By Libya Herald staff.
Tripoli, 30 December 2013:
A delegation from the Libyan Export Promotion Centre has been to Oman this past week . . .[restrict]to develop ties with businesses and organisations in the Sultanate, as well as to learn from Oman’s experience in developing industrial estates, and boost bilateral trade and investment cooperation.
On 24 December, the delegation visited Rusayl Industrial Estate, which is run by Oman’s Public Establishment for Industrial Estates (PEIE).
The Libyan delegates also saw the Industrial Innovation Centre which has been tasked with creating a culture of innovation within the Omani industrial sector.
Other visits included the Sohar Industrial Zone, the Sohar branch of the Oman Chamber of Commerce and Industry, the Sohar Industrial Port Company, Oman’s Pubic Authority for Investment Promotion and Export Development, the Export Credit Guarantee Agency of Oman, the Public Authority for the Development of Small and Medium Enterprises, the General Directorate for Investment Promotion and Export Development, and the Directorate General of Customs.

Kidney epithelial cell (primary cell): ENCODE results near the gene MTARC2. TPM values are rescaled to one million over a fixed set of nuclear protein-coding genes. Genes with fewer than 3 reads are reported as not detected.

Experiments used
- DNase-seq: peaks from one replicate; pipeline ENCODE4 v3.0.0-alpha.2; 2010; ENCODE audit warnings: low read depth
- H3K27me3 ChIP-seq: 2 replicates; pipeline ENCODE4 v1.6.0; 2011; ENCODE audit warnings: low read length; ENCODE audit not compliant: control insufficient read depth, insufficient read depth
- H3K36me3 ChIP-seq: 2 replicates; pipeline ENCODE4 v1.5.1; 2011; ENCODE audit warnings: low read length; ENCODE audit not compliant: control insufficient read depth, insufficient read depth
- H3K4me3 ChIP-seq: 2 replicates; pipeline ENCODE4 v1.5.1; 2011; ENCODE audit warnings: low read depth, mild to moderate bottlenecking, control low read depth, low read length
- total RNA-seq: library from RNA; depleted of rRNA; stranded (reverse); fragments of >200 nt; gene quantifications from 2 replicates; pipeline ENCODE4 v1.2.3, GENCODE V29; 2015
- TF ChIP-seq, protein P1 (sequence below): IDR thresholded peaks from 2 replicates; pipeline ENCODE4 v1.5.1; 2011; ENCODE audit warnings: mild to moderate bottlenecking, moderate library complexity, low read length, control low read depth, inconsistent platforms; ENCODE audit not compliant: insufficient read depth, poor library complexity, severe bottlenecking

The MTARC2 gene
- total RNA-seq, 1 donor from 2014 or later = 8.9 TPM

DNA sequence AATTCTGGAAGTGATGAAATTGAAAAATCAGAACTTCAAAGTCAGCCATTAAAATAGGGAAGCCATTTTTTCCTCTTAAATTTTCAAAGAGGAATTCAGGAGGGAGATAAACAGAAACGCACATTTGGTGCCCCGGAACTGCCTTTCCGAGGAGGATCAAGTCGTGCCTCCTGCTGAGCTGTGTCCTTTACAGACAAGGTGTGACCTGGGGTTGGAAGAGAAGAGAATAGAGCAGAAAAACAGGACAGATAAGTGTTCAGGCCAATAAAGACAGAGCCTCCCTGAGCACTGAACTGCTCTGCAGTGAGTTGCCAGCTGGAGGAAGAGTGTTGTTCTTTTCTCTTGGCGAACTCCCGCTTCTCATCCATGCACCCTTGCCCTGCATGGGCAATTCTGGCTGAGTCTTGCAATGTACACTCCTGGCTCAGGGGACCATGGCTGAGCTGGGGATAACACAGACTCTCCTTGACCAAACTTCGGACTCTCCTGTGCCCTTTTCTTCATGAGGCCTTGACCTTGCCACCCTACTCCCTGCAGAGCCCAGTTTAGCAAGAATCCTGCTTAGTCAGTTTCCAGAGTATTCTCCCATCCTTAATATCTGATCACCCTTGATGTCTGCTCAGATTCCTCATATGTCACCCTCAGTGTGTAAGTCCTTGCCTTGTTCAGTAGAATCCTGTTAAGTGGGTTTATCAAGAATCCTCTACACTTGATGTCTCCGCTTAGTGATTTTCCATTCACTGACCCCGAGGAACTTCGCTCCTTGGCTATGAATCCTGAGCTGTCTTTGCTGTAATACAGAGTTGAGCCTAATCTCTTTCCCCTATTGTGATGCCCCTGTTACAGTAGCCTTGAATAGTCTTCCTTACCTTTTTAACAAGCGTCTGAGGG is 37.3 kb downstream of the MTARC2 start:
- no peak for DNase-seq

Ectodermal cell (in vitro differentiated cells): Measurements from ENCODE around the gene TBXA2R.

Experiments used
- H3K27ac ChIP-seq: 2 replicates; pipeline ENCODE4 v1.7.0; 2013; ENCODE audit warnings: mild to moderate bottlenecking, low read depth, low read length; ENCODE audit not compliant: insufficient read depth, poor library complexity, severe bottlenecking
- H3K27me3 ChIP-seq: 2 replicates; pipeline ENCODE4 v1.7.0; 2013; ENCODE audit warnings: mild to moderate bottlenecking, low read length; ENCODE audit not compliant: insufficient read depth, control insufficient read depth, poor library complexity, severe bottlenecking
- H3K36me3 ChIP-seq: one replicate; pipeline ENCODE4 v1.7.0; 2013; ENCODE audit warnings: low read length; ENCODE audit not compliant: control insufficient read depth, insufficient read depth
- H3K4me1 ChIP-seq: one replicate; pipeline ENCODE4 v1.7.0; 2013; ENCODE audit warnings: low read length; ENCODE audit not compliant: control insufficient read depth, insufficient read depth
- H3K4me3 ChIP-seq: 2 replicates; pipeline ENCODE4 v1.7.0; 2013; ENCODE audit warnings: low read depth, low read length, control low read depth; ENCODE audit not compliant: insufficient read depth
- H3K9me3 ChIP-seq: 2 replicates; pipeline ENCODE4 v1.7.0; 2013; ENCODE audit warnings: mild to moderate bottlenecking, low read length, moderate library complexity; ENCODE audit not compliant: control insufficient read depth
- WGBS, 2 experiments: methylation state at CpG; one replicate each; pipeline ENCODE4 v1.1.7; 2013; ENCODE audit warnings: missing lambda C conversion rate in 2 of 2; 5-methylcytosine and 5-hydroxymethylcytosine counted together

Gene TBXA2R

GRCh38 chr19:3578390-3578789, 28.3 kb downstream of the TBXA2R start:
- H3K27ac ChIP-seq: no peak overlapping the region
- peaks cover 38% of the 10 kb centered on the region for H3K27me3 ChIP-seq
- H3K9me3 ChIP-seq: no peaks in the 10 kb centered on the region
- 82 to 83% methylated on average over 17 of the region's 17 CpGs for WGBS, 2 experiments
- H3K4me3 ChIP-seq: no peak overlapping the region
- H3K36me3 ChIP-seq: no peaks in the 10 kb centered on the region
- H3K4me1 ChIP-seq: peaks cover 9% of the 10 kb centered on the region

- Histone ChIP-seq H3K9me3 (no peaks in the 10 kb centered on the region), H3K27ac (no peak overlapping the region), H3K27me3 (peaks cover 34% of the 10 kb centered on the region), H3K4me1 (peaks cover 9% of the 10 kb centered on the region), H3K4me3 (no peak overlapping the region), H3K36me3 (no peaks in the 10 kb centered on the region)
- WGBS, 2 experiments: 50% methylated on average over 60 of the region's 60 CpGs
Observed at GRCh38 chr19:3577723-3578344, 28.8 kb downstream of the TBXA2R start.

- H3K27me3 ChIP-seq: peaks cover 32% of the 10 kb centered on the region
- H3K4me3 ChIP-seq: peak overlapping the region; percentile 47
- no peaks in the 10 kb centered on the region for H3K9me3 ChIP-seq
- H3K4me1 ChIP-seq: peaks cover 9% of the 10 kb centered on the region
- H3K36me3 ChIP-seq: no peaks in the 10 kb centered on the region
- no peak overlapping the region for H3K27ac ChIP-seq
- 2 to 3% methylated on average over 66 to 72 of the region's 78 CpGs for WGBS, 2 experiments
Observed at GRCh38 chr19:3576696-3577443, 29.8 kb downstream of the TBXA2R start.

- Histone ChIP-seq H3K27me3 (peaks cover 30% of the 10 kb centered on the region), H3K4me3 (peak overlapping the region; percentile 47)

There is, historically, something of a special relationship between Oman and Libya, based in part on the fact that most Omanis and many members of Libya’s Amazigh community are Ibadi Muslims. This has led to Libyan-Omani marriages and family links between the two places. As a result, a number of Libyans sought asylum on Oman after Qaddafi staged his coup d’etat in 1979 and the following year, when Sultan Qaboos came to power, a small number of Libyans emerged as advisers to him.
More recently, in 2011, just after the Libyan revolution started, it was Oman that took the initiative among Gulf Cooperation Council (GCC) states in calling for a No-Fly zone over Libya. Having approved it, the GCC then took the call to the Arab League and finally from there it went to the UN.
In April, just before he resigned as president of the General National Congress, Mohamed Magarief led a Libyan political and economic mission to Oman. It saw ties grow despite the fact the Oman had given political asylum to Qaddafi’s son Mohamed, daughter Aisha, her sons and husband, as well as other Qaddafi relatives. [/restrict]